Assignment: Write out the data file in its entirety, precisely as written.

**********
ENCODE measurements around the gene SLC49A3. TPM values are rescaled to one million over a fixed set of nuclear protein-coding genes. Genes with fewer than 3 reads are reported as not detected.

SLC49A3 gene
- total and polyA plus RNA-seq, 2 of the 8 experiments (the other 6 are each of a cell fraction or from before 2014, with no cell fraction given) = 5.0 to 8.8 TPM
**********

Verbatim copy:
ENCODE measurements around the gene SLC49A3. TPM values are rescaled to one million over a fixed set of nuclear protein-coding genes. Genes with fewer than 3 reads are reported as not detected.

SLC49A3 gene
- total and polyA plus RNA-seq, 2 of the 8 experiments (the other 6 are each of a cell fraction or from before 2014, with no cell fraction given) = 5.0 to 8.8 TPM